Nga could cost govt Kuala Kubu Baharu polls, says PH leader

The PH leader says DAP vice-chairman Nga Kor Ming has given PN numerous reasons to attack him ahead of the May 11 by-election.

(FMT) – DAP vice-chairman Nga Kor Ming’s unpopularity within the Malay community could cost the unity government the Kuala Kubu Baharu by-election, says a Pakatan Harapan (PH) leader.

Speaking on condition of anonymity, the leader said Nga, the housing and local government minister, has given Perikatan Nasional (PN) plenty of ammunition with which to attack him ahead of the battle for the Selangor state seat scheduled for May 11.

Last month, Nga courted controversy for accusing Dr Akmal Saleh of stoking racial and religious sentiments after the Umno Youth chief persisted in calling for a boycott of KK Mart over the “Allah” socks affair despite the convenience chain store’s tender of an apology.

Earlier, the Teluk Intan MP’s proposal to nominate New Villages in Selangor as Unesco world heritage sites was met with backlash from Umno and PN, with both parties claiming it would challenge the rights of the Malays and Bumiputeras.

The PH leader warned that PN would likely play up these issues in a bid to gain Malay support in Kuala Kubu Baharu.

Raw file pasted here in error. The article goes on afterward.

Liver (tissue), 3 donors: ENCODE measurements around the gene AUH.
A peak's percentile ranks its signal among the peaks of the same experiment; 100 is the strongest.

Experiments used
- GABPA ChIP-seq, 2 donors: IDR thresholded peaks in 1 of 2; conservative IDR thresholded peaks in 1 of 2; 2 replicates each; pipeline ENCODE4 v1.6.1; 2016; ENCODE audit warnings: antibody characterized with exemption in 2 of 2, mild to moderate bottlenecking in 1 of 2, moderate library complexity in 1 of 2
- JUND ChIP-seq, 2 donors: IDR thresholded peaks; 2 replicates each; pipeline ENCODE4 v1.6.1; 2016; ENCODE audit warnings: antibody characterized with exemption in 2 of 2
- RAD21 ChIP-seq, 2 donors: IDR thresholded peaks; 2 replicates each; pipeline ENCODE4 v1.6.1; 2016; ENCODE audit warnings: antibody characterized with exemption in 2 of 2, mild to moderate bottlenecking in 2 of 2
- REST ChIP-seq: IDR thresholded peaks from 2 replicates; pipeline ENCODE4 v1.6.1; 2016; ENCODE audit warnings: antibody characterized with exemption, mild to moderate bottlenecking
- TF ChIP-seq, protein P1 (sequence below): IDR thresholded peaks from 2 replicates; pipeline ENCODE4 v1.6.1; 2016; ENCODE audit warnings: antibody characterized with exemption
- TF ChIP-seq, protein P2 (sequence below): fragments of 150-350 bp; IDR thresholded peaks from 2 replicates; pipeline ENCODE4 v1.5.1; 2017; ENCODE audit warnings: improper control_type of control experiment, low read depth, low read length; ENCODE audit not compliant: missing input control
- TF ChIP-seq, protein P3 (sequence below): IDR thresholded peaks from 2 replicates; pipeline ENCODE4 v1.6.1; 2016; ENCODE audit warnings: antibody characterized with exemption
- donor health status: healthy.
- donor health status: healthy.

The seat, which has been held by DAP since 2013, fell vacant last month after the party’s three-term assemblyman, Lee Kee Hiong, died following a battle with cancer.

Nga’s press secretary, Pang Sock Tao, has been announced as PH’s candidate for the seat.

“The opposition will use Nga’s comment on the KK Mart socks issue and his New Villages proposal to attack him,” the leader said.

“Whether his aide is contesting or not, PN will definitely use these factors to win Malay support.”

Swing in Indian vote?

Kuala Kubu Baharu, which has historically been represented by Chinese assemblymen, has a mixed electorate with Malay voters comprising 46%, Chinese 30%, Indian 18% and others 5%.

The PH leader said the unity government may lose the Indian vote if several key Indian parties were to integrate their campaign messaging.

“If the Malaysian Indian People’s Party, the Malaysian Advancement Party’s P Waytha Moorthy and Urimai’s P Ramasamy can put together a coherent narrative, it will be a problem for us,” the leader said.

“With the right message, they could win most of the Indian votes.”

The leader also said it would be “pointless” to ask for MIC’s help in securing Indian support, despite the party’s assurance that it would campaign for the unity government’s candidate.

“The Indians have already rejected MIC on multiple occasions,” the leader said.

“I think something is wrong if the (unity government’s) leadership expects MIC to deliver Indian votes.”